Hydrographic surveyors measure and map the world’s underwater surfaces and study the construction of the seabed.
- Newly trained hydrographic surveyors can earn in the region of £16,000 - £22,000
- Trained with experience hydrographic surveyors can earn in the region of £22,000 - £44,000
- Senior, chartered or master hydrographic surveyors can earn in the region of £44,000 - £50,000
Salaries depend on location, employer and level of responsibility, and salaries and career options can improve with chartered status.
Qualifications and Training
Most people complete a degree in surveying accredited by the Royal Institute of Chartered Surveyors (RICS) or the Chartered Institute of Building (CIOB). When considering which degree to choose, subjects such as hydrographic surveying, marine sciences, civil engineering and land surveying may be useful.
To get onto a degree course, you typically need at least four GCSEs (grades A to C) or equivalent, and two A-levels (or equivalent such as Scottish Highers or the Welsh Baccalaureate). Maths and IT skills are essential. If you have a degree in another subject like geography, you could do a post graduate course in hydrographic surveying or geomatics.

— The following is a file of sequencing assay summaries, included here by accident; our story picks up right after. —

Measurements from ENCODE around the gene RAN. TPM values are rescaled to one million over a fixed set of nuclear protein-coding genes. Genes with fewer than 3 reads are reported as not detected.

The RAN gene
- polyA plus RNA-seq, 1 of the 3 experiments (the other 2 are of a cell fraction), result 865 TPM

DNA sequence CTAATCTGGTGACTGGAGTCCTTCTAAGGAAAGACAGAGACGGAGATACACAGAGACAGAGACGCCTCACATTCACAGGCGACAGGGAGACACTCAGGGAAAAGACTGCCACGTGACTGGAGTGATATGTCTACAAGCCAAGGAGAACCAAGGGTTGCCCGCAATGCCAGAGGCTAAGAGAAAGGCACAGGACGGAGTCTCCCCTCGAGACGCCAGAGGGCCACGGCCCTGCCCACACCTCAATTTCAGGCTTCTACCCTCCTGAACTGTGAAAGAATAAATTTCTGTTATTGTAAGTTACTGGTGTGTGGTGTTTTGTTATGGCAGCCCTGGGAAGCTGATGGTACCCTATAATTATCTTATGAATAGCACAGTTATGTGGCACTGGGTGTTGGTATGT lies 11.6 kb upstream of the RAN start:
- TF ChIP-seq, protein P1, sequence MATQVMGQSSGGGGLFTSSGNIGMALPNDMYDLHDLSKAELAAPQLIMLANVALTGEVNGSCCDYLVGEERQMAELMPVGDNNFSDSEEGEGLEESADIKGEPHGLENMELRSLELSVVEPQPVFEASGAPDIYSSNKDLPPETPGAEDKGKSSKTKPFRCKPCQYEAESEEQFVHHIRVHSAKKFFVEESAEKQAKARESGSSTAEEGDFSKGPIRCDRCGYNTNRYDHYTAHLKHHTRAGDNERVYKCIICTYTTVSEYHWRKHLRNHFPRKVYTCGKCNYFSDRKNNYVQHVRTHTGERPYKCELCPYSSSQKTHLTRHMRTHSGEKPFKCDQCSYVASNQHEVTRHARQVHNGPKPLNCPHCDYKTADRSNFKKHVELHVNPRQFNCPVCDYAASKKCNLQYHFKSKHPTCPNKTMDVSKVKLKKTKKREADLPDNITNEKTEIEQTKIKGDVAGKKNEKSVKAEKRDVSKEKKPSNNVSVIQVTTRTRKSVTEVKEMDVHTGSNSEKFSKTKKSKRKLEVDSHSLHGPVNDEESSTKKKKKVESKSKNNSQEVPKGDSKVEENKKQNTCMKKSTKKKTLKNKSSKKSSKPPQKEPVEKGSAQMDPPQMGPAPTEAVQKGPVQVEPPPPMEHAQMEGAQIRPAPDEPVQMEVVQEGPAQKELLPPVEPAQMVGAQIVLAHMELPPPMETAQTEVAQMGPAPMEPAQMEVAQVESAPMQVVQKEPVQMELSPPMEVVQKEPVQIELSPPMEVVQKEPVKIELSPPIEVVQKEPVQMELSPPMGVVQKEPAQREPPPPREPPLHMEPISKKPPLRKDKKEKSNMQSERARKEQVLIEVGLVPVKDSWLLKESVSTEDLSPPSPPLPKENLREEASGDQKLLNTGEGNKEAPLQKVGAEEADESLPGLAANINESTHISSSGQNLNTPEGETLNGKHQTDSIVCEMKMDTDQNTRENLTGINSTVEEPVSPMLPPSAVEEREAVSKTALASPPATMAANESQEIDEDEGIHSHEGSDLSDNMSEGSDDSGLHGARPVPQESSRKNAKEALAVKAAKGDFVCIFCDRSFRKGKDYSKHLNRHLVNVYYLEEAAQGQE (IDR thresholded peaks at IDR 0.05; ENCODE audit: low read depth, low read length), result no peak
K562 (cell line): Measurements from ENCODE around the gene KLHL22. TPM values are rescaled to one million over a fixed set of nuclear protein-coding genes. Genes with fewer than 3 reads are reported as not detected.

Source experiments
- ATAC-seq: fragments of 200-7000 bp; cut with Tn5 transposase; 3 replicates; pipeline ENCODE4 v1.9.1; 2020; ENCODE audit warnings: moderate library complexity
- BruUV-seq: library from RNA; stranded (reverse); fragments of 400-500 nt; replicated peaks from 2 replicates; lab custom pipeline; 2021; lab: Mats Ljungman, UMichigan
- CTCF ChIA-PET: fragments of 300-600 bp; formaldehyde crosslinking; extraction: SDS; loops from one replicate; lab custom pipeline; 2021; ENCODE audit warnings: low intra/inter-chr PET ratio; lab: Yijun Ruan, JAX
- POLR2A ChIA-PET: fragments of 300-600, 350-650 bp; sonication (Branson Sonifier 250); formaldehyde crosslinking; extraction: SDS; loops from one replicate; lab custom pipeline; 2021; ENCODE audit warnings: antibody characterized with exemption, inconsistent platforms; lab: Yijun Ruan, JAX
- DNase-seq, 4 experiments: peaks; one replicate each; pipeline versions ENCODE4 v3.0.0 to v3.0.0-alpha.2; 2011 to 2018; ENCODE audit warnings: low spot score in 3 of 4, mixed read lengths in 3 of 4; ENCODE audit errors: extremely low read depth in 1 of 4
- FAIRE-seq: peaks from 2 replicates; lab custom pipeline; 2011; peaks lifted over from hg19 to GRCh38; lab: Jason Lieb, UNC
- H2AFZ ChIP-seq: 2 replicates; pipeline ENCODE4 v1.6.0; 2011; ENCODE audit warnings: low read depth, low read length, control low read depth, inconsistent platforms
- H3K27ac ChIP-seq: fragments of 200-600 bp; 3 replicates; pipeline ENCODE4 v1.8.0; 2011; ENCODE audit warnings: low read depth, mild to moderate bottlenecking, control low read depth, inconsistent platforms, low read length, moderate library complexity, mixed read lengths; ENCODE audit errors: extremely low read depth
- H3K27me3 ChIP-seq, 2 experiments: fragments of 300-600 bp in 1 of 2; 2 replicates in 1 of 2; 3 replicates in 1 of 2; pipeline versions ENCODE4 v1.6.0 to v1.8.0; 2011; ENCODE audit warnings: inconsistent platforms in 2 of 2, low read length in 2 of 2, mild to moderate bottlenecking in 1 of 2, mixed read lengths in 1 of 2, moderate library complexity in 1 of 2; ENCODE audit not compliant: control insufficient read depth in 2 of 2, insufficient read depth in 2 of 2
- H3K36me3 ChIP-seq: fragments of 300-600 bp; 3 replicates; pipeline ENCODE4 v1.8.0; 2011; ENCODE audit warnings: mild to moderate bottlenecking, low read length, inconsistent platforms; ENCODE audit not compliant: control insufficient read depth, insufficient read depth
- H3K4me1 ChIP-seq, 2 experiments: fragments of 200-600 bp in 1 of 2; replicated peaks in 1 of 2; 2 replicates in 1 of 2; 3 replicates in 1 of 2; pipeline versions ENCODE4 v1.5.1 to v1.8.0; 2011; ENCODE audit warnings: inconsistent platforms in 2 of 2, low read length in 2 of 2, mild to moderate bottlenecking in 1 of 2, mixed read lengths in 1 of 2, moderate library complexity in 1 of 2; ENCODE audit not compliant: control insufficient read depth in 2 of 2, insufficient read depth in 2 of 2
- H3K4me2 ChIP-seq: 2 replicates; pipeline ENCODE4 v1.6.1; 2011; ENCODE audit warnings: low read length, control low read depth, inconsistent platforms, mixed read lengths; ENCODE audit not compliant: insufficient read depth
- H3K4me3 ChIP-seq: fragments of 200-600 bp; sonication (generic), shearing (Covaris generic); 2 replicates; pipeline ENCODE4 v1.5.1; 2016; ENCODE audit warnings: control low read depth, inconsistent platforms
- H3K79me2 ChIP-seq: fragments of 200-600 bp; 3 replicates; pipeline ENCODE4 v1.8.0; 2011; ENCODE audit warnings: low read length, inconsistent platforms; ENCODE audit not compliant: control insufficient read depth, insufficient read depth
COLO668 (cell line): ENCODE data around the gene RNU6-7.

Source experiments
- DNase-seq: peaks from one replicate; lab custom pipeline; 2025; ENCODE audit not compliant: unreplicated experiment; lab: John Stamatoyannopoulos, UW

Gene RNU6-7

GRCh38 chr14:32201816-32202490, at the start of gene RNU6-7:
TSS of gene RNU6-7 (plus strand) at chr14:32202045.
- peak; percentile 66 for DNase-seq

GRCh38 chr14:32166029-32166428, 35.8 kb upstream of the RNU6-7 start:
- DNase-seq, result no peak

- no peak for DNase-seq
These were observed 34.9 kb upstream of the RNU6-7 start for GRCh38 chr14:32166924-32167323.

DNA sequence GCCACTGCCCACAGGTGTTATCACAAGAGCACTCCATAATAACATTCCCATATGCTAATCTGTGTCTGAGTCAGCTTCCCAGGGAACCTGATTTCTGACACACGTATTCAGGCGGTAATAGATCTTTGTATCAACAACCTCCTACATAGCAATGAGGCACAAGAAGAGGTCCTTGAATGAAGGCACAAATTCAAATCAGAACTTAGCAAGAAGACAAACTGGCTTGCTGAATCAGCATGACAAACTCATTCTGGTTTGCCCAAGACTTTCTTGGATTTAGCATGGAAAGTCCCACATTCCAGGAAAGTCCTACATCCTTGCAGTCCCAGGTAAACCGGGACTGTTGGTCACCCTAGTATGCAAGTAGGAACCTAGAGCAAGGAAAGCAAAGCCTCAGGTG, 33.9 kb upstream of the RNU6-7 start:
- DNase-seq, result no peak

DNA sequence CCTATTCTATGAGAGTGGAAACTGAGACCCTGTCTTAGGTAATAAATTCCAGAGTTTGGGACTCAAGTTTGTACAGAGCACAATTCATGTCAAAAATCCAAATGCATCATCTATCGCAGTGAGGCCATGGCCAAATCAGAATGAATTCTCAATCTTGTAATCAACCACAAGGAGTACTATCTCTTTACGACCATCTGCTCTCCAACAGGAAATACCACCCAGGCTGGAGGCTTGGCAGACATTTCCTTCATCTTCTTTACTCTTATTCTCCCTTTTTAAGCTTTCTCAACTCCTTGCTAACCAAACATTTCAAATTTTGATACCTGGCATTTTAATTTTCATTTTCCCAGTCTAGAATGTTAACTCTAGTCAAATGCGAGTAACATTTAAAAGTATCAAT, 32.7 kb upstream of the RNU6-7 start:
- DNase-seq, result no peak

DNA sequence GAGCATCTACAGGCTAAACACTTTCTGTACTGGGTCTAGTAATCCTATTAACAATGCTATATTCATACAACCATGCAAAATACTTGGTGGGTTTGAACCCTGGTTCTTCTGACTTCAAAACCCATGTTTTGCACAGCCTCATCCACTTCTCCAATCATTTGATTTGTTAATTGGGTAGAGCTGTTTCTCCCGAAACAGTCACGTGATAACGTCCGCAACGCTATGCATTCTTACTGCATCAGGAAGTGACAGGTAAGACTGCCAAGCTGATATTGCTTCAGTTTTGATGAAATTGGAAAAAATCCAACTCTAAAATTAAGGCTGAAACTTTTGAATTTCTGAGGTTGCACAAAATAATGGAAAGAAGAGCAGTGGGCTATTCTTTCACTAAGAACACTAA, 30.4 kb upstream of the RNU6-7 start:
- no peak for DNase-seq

Some people also enter the profession through a military career, especially through the Royal Navy.
If you want to become chartered, you need to complete the RICS Assessment of Professional Competence, which requires two years of on the job training. There is also an NVQ Level 4 in Spatial Data Management available.
To work offshore you must pass a medical examination every 2 years. You must also pass an offshore survival course such as the Basic Offshore Safety Induction and Emergency Training Certificate (BOSIET).